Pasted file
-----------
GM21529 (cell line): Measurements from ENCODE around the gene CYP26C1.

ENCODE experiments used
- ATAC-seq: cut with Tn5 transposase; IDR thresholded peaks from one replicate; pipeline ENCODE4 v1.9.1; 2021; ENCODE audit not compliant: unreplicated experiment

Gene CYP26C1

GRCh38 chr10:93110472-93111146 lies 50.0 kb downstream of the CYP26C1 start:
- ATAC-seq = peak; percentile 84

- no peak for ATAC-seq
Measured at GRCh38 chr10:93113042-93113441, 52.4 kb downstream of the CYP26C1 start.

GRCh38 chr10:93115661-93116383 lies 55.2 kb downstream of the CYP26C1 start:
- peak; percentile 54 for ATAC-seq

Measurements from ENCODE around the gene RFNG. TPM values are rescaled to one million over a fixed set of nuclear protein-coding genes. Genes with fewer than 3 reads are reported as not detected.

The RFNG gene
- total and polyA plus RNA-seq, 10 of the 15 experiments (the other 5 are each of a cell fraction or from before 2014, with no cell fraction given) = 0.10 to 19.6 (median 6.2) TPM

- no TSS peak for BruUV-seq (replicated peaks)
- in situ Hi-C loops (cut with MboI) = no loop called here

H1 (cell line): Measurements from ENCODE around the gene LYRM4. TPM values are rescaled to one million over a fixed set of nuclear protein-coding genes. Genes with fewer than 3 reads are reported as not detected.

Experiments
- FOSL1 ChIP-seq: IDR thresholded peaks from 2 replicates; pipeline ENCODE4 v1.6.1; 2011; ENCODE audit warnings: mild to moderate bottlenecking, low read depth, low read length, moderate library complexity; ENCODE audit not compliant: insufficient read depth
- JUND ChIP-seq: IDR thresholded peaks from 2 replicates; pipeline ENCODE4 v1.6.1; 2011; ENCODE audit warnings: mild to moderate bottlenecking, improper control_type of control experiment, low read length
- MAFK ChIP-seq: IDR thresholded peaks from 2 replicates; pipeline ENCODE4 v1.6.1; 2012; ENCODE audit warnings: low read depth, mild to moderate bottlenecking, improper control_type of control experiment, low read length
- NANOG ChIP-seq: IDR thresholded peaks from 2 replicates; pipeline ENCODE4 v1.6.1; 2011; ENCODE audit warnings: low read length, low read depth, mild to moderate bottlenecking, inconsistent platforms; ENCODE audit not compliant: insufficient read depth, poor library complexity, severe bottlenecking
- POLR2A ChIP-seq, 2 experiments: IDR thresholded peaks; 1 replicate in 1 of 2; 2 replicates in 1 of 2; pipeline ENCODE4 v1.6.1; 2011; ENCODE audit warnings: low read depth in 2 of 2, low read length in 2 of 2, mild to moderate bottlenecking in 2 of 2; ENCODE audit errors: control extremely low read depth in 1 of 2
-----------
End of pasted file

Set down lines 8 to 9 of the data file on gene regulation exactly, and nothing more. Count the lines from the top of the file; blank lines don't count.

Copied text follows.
Measured at GRCh38 chr10:93113042-93113441, 52.4 kb downstream of the CYP26C1 start.

GRCh38 chr10:93115661-93116383 lies 55.2 kb downstream of the CYP26C1 start: